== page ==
Wrestling superstars need more than Olympics to carry the sport

Updated: May 14, 2024

By Kyle Klingman

The 2024 U.S. Olympic Trials are over, leaving hundreds of wrestlers to shelve their dreams for another four years. And only 15 of 18 wrestlers became Paris Olympians after a last-chance Olympic qualifier in May.

“Not many finish on top,” said 2000 Canadian Olympian and Simon Fraser coach Justin Abdou. “I was down there with one of my wrestlers. Seeing all these grown men cry reminded me how real and tough our sport is.”

Although many casually mention their desire to make an Olympic team in interviews, the process is beyond comprehension. Imagine selecting an All-NBA team, an All-NFL team, or an All-MLB team once every four years, but the number shrinks by 40 percent.

The United States gets a maximum of six spots in three disciplines (men’s freestyle, women’s freestyle, and Greco-Roman) once every four years in the only event that matters to the general public.

“The Olympic Games is a two-week time frame where you have swimming, track & field, and wrestling, and all these sports are there and you watch it every night. And it’s once every four years,” Iowa coach and 1996 Olympic gold medalist Tom Brands said. “You can say what you want but the Worlds are just as important. It’s probably tougher to win a World title and it’s just as exciting.

“It’s more about the public perception. There’s only one reason I watch Michael Phelps. I’ve never seen Michael Phelps swim in a World Championship. I don’t even know his credentials. I could guess he’s probably a World champion in something. I know he won 23 Olympic gold medals because it was on primetime television and that’s how wrestling is.”

That’s the allure. A fringe sport with a loyal fan base gets momentarily lifted into a worldwide spotlight.

Helen Maroulis, Tamyra Mensah-Stock, Jordan Burroughs, Dan Gable, Rulon Gardner, David Taylor, and Gable Steveson made names for themselves beyond the wrestling base by winning Olympic gold medals. All other credentials are secondary.

No grandchild says his or her grandfather tried out for the World Championships or the NCAA Championships. It’s always, “My grandfather tried out for the Olympics.”

Many are delusional about credentials from the past but mention the word Olympics and heads will inevitably turn.

And that’s part of the problem.

Wrestling needs more than the Olympic Games, but it can’t be forced and it must happen organically. Attempts to create professional wrestling leagues have floundered, and the NCAA Championships and World Championships will always have an important place.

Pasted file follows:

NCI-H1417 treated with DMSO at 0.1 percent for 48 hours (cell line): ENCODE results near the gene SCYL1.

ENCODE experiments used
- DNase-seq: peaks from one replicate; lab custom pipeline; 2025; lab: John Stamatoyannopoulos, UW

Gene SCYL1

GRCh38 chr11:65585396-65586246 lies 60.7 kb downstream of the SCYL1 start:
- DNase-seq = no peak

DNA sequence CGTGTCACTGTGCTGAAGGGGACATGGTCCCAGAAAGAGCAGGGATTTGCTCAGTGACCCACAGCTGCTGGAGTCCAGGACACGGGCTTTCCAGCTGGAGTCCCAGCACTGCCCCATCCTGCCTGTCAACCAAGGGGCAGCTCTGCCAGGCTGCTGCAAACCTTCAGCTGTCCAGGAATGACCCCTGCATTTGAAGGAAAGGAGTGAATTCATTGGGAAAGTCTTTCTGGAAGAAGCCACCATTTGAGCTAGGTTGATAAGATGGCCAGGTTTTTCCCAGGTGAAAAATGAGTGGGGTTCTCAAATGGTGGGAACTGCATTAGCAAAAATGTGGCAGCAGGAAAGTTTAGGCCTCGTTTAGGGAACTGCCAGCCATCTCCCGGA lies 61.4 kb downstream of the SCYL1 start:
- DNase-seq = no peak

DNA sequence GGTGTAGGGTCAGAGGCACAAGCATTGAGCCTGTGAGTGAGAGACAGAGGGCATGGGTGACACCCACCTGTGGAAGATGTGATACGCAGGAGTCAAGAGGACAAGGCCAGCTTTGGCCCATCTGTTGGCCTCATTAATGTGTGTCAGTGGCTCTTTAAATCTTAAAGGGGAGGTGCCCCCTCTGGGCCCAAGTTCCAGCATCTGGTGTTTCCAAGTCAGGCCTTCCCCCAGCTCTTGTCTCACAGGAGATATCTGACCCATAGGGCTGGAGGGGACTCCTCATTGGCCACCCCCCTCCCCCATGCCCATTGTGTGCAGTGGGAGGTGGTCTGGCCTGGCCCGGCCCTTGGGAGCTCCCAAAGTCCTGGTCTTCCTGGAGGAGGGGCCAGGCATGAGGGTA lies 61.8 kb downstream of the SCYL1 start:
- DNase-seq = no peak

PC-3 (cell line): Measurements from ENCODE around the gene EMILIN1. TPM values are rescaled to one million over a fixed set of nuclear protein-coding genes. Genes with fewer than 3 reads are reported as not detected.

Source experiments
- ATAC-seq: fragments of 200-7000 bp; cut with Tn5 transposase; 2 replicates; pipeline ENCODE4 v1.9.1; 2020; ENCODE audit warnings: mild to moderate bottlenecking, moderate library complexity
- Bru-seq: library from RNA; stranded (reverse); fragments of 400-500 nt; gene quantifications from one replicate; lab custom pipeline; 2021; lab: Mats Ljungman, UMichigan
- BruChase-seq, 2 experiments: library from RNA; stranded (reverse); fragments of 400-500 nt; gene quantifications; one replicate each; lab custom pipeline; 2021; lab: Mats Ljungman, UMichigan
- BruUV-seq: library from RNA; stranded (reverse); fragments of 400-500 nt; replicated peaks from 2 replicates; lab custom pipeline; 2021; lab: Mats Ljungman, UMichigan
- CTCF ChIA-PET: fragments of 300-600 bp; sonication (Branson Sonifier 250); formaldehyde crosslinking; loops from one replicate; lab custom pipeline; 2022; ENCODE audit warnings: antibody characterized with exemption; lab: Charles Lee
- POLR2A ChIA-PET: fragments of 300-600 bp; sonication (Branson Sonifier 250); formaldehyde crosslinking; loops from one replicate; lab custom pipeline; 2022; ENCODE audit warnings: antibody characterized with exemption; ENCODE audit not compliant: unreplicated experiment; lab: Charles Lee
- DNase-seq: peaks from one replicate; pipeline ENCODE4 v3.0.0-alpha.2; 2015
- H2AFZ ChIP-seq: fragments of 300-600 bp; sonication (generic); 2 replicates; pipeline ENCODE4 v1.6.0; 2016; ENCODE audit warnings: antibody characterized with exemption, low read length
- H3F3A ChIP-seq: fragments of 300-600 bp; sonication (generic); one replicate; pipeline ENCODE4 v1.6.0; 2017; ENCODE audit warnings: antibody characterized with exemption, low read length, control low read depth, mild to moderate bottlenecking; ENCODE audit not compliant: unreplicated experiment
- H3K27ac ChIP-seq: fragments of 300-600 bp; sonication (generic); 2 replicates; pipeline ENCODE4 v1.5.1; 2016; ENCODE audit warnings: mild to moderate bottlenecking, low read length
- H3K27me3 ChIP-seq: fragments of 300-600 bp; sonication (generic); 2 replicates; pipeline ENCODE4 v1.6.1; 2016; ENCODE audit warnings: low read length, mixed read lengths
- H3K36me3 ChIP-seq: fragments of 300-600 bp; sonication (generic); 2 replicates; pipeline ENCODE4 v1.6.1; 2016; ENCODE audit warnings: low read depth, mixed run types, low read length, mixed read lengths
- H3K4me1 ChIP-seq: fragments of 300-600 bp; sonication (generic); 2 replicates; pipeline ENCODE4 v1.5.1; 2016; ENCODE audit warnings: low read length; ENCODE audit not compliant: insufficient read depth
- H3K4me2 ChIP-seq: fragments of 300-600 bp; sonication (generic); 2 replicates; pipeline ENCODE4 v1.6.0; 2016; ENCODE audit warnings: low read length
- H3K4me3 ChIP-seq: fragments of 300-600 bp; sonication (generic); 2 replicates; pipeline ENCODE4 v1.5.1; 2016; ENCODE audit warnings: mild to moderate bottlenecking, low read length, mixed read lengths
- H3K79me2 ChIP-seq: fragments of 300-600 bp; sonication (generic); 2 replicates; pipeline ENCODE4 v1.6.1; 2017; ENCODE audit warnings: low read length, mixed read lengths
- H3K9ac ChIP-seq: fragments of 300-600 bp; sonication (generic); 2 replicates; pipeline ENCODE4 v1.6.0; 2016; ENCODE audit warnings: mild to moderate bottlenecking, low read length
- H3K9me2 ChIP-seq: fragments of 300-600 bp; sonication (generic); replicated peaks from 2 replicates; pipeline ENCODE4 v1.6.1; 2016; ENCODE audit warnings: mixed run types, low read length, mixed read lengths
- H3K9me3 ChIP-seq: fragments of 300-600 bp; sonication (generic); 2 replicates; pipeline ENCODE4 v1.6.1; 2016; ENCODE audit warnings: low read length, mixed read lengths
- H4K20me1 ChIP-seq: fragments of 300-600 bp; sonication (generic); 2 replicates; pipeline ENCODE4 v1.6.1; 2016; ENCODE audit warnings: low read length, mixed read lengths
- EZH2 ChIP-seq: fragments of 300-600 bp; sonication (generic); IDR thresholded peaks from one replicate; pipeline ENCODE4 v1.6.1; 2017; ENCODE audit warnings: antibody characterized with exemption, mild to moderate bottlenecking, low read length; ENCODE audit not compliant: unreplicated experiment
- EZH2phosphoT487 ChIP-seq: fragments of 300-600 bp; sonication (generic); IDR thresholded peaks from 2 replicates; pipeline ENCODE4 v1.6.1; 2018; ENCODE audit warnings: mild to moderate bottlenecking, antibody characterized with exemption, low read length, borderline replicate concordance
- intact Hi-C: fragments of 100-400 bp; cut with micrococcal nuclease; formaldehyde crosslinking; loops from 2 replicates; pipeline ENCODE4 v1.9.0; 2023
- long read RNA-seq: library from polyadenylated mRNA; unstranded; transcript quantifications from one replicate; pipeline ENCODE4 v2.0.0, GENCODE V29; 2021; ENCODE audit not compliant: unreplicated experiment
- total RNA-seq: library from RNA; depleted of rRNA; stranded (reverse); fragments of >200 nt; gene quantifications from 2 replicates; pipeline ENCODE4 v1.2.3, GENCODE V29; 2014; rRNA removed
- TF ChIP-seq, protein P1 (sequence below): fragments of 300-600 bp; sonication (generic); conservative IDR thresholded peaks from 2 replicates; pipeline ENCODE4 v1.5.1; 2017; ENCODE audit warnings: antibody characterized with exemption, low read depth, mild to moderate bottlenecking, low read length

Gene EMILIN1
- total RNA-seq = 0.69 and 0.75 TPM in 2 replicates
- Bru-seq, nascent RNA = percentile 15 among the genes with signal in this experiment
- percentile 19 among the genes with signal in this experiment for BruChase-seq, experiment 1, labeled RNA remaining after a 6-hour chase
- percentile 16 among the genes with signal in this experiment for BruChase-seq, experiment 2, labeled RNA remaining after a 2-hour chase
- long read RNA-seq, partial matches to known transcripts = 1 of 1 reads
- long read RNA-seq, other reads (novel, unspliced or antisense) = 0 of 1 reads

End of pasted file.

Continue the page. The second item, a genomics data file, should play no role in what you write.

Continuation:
Even a state title has more inherent public value than a Super 32 or Fargo title, although the latter two are more difficult to win. Nothing can replace community pride.

Superstars carry a sport, and that’s why the recent surge of high school talent competing at the highest levels is so refreshing. Fans get to see them compete often through a variety of platforms.

Audrey Jimenez won an Arizona boys’ state championship on February 17 and then boarded a plane the next day for the Pan-American Championships in Acapulco, Mexico, the following day. Then she reached the best-of-three series against Sarah Hildebrandt, where she fell in straight matches.

Her name is constantly being mentioned.

High school stars Bo Bassett, Jax Forrest, Marcus Blaze, Luke Lilledahl, and Kaleb Larkin have top-of-mind awareness. That will likely slow down, but it contributes to their stardom today.

Bassett was hired as a celebrity guest at a recent wrestling tournament, and his line for pictures and autographs was long. Reminder: Bo Bassett is a high school sophomore.

Gable Steveson momentarily injected wrestling with enthusiasm when he won the 2023 U.S. Open and Final X, but then he inexplicably didn’t compete at the World Championships. We need more Steveson on the mat, not less.

Wrestling has a loyal following, but that small base will only carry us so far. Our attention should shift to a bigger population that doesn’t understand wrestling but wants to be engaged.

The Olympics can always be the focal point of wrestling but highlighting the best wrestling has to offer is a must as we work to improve. A signature event once every four years won’t cut it.

(Kyle Klingman, the former director of the National Wrestling Hall of Fame Dan Gable Museum, is an editorial content provider for Flowrestling.)